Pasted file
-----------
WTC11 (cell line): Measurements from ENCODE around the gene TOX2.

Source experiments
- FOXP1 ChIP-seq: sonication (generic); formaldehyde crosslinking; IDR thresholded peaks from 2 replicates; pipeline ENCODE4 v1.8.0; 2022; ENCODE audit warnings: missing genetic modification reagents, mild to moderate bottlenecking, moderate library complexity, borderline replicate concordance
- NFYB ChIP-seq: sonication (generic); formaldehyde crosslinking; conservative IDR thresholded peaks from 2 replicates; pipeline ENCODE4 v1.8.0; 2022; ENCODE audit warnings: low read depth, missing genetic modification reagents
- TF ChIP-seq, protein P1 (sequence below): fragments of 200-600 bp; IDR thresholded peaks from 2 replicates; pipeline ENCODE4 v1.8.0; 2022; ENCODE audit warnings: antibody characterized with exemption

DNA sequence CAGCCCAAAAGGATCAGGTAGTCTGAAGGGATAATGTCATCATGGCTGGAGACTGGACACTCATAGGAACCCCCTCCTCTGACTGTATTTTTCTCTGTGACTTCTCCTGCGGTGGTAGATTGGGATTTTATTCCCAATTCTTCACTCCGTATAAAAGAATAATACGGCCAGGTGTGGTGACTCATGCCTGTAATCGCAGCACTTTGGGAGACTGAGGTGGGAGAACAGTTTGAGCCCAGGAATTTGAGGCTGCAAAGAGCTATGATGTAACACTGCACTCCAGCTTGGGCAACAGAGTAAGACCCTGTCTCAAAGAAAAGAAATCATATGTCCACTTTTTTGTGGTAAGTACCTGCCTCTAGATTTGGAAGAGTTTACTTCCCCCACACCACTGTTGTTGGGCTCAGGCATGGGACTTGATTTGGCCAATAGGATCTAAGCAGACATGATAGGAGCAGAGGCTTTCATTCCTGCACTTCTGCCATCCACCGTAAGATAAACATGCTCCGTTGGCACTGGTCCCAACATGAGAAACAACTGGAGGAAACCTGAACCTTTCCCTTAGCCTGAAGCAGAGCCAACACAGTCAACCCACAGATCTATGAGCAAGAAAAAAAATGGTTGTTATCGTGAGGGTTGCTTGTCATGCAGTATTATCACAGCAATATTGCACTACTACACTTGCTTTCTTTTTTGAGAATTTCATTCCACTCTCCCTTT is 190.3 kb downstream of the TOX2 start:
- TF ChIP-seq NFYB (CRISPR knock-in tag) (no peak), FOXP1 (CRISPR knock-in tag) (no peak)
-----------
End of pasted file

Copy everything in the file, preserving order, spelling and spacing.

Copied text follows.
WTC11 (cell line): Measurements from ENCODE around the gene TOX2.

Source experiments
- FOXP1 ChIP-seq: sonication (generic); formaldehyde crosslinking; IDR thresholded peaks from 2 replicates; pipeline ENCODE4 v1.8.0; 2022; ENCODE audit warnings: missing genetic modification reagents, mild to moderate bottlenecking, moderate library complexity, borderline replicate concordance
- NFYB ChIP-seq: sonication (generic); formaldehyde crosslinking; conservative IDR thresholded peaks from 2 replicates; pipeline ENCODE4 v1.8.0; 2022; ENCODE audit warnings: low read depth, missing genetic modification reagents
- TF ChIP-seq, protein P1 (sequence below): fragments of 200-600 bp; IDR thresholded peaks from 2 replicates; pipeline ENCODE4 v1.8.0; 2022; ENCODE audit warnings: antibody characterized with exemption

DNA sequence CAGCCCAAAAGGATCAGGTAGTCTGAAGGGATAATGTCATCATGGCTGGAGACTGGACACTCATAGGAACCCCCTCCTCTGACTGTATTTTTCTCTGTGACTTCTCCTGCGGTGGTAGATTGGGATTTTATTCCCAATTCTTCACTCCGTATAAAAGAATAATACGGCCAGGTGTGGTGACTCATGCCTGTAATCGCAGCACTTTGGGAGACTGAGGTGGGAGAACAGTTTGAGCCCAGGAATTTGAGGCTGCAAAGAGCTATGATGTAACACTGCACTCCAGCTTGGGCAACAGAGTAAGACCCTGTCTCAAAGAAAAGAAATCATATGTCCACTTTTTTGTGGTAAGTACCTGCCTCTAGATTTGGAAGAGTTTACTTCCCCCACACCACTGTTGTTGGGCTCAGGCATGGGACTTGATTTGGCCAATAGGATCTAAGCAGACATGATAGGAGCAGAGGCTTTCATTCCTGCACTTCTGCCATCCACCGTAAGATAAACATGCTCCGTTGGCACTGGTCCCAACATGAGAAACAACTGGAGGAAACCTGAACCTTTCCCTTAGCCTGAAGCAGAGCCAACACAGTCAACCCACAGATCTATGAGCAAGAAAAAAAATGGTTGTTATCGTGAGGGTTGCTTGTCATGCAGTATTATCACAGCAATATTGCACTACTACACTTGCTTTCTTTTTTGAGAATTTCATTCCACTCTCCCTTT is 190.3 kb downstream of the TOX2 start:
- TF ChIP-seq NFYB (CRISPR knock-in tag) (no peak), FOXP1 (CRISPR knock-in tag) (no peak)